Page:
“[The WHA] have done nothing to compel the pharmaceutical industry to pool
patents so that any nation with the means can quickly manufacture or import
affordable vaccines, treatments and tests,” Anna Marriott, Oxfam’s health
policy manager, said last week.

“Politicians must step up and provide a cast-iron guarantee that they will
put public health before the profits of the pharmaceutical industry,” she

The WHO-backed initiative due to be launched today, called the Solidarity
Call to Action
was first proposed by the Costa Rican President amid mounting concerns that
medical supplies may not be accessible for poorer countries.

It comes after the WHO announced the Access to Covid-19 Tools Accelerator
(Act) last month, which has gained widespread support from governments,
pharmaceutical companies and non-governmental organisations. The scheme
agreed broadly to work together to advance the development of therapeutics,
vaccines and diagnostics for Covid-19.

But the framework for ensuring that end products are accessible to all is
far from agreed and many experts see licensing as a major barrier. The new
access pool been described as a vital step towards establishing concrete
proposals for ensuring “equitable distribution” of supplies is achieved.

Dr Peter Beyer, senior adviser at the WHO, insisted that the scheme would
not prevent companies seeing a return on investment or see the intellectual
property seized, with a focus on voluntary contributions and generic

“This doesn't preclude that you can earn money from products, because they
can make money from royalties,” he said. “And this is not a call against IP
– companies should file for patents around the world. But intellectual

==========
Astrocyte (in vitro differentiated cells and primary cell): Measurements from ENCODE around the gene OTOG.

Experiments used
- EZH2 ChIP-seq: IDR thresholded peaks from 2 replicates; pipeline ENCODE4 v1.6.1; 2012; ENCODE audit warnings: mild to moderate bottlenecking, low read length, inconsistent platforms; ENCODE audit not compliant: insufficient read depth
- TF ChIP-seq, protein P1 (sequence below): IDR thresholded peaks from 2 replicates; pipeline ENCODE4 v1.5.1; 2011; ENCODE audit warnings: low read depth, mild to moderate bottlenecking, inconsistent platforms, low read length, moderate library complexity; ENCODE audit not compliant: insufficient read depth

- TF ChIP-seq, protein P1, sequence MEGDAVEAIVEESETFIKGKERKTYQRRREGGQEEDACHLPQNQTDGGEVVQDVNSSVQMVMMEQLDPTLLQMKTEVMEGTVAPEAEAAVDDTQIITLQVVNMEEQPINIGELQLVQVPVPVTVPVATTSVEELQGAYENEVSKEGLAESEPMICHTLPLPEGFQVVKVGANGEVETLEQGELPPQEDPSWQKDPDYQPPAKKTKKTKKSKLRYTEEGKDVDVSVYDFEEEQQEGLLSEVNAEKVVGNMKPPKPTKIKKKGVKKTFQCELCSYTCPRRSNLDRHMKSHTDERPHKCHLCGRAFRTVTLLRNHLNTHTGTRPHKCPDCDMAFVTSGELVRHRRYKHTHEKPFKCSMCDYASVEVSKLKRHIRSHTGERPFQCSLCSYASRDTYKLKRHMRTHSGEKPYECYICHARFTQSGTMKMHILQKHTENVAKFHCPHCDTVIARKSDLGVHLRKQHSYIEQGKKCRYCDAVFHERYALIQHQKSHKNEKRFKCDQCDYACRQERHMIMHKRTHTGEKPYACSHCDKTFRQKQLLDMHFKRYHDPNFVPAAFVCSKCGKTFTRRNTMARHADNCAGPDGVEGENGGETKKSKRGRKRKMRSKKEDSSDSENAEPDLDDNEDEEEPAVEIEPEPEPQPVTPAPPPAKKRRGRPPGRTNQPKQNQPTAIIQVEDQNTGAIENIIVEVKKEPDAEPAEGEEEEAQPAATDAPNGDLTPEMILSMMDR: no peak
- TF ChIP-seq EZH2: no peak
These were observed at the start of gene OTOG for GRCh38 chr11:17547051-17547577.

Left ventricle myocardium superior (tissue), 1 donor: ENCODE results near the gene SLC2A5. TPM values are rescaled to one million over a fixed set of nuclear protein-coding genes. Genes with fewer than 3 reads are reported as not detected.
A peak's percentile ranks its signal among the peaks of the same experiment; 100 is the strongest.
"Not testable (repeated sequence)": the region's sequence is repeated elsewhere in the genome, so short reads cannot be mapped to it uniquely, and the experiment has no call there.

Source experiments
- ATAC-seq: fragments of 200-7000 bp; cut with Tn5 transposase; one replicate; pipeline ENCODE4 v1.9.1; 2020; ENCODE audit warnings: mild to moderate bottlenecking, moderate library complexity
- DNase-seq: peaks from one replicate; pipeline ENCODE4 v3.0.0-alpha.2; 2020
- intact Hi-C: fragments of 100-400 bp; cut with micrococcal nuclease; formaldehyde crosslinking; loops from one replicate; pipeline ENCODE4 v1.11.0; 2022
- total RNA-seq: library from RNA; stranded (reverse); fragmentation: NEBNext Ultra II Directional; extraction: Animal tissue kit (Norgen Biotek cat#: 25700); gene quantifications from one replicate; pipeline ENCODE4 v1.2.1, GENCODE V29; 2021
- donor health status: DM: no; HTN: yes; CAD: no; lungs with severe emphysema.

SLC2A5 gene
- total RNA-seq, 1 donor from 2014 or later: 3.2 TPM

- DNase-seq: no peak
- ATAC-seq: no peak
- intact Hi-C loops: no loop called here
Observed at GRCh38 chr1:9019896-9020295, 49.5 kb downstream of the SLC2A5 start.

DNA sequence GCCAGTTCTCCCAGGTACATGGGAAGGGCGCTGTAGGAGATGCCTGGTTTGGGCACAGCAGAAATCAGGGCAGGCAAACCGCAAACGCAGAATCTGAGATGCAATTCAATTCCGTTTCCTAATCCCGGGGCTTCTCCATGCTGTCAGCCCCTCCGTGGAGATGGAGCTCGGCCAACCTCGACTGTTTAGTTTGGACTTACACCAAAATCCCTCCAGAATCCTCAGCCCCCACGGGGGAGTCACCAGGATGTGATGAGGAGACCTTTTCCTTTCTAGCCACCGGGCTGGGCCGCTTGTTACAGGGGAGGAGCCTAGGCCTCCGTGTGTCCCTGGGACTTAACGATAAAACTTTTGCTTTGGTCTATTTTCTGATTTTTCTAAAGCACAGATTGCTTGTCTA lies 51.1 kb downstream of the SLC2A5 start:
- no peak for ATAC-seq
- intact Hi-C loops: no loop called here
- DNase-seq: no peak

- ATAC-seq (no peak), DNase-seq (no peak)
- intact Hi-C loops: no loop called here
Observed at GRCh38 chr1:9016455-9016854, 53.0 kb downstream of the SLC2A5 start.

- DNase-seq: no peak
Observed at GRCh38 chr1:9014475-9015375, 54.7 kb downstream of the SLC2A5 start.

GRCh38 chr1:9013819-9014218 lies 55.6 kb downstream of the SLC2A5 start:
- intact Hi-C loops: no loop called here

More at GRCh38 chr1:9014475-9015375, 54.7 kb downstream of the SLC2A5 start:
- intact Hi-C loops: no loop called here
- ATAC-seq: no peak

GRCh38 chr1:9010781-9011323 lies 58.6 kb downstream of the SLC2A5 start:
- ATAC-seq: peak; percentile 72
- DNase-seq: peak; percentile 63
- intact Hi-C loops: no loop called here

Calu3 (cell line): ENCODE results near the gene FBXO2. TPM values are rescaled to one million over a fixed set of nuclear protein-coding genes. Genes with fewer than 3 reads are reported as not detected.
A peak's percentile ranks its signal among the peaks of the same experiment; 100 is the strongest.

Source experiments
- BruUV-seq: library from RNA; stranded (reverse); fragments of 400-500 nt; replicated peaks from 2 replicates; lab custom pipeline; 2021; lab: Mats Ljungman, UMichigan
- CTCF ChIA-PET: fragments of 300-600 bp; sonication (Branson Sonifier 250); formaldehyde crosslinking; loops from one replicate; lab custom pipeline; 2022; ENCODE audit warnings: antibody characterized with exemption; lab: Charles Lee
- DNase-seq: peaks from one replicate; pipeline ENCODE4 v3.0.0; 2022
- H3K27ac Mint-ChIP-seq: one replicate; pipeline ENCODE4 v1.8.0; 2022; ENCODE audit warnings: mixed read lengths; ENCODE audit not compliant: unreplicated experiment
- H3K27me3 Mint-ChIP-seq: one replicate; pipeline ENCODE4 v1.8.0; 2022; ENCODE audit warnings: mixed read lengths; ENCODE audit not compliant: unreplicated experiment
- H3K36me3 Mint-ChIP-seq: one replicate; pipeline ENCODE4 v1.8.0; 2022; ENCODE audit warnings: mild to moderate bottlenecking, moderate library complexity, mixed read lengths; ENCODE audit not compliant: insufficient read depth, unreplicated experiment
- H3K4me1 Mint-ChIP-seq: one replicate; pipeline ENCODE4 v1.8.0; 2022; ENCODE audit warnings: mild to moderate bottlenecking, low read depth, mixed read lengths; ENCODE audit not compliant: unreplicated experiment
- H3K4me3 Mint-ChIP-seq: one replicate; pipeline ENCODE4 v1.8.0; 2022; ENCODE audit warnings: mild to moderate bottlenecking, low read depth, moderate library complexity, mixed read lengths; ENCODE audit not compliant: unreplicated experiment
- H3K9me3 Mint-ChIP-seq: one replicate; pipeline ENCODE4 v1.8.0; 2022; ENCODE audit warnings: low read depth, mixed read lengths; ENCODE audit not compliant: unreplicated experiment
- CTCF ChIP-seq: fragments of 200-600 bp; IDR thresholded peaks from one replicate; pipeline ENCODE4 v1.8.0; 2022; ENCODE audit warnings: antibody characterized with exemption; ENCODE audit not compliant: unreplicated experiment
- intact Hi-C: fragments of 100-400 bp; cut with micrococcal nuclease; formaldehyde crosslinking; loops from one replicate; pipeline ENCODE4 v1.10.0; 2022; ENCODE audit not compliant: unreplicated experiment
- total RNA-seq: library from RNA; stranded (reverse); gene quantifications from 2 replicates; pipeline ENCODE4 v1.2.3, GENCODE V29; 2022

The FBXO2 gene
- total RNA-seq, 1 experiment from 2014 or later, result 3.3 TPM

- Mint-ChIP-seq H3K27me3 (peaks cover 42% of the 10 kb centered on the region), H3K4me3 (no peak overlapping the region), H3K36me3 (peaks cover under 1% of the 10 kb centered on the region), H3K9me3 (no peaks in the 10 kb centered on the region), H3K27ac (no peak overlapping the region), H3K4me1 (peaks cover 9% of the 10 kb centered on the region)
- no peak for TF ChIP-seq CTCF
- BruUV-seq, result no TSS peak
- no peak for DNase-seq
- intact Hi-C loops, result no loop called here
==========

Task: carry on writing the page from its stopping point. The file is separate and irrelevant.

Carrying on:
property sharing is a good thing, it enables faster development in these
times of crisis.”

Unitaid and the Medicines Patent Pool – a UN backed agency that has agreed
generic licenses for HIV, hepatitis C and tuberculosis drugs with
pharmaceutical giants for use in lower-income countries – have also
expressed support for the new WHO scheme.

“Already we have seen with face masks and PPE, countries have been
scrambling to get them,” said Karin Timmermans, an expert in intellectual
property and access at Unitaid. “If something is not done, it’s a very
likely scenario that when there is a vaccine or effective treatment this
will happen again. And always the same countries will be missing out.

“That is what Costa Rica’s proposal and the initiative being launched today
seeks to address – it puts in one place a comprehensive system of sharing
all the information, data, rights that would be needed to enable rights
based manufacturing.”

She added that previous initiatives have focused on tiered pricing – with
developing countries paying less to access the same drugs via generic
licenses. But this approach is unlikely to work during a pandemic when
everyone needs access to the same medical products at the same time, said
Ms Timmermans.

Dr Peter Beyer added that there were four key elements of the call to
action, due to be launched later today.

These include: public disclosure of gene sequences and data in research;
transparency around the publication of all clinical trial results;
encouraging governments to include clauses in contracts with pharmaceutical
companies about equitable distribution and the publication of trial data;
and licensing any potential treatment or vaccine to the Medicines Patent
Pool "to the masses".

Thiru Balasubramaniam
Geneva Representative
Knowledge Ecology International
41 22 791 6727
thiru at keionline.org